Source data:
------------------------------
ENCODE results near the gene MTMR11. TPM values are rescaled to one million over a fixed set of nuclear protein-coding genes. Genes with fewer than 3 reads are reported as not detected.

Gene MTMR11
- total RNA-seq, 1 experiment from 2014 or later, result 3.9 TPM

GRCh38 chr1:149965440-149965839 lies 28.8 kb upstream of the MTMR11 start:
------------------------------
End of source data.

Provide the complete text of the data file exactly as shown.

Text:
ENCODE results near the gene MTMR11. TPM values are rescaled to one million over a fixed set of nuclear protein-coding genes. Genes with fewer than 3 reads are reported as not detected.

Gene MTMR11
- total RNA-seq, 1 experiment from 2014 or later, result 3.9 TPM

GRCh38 chr1:149965440-149965839 lies 28.8 kb upstream of the MTMR11 start: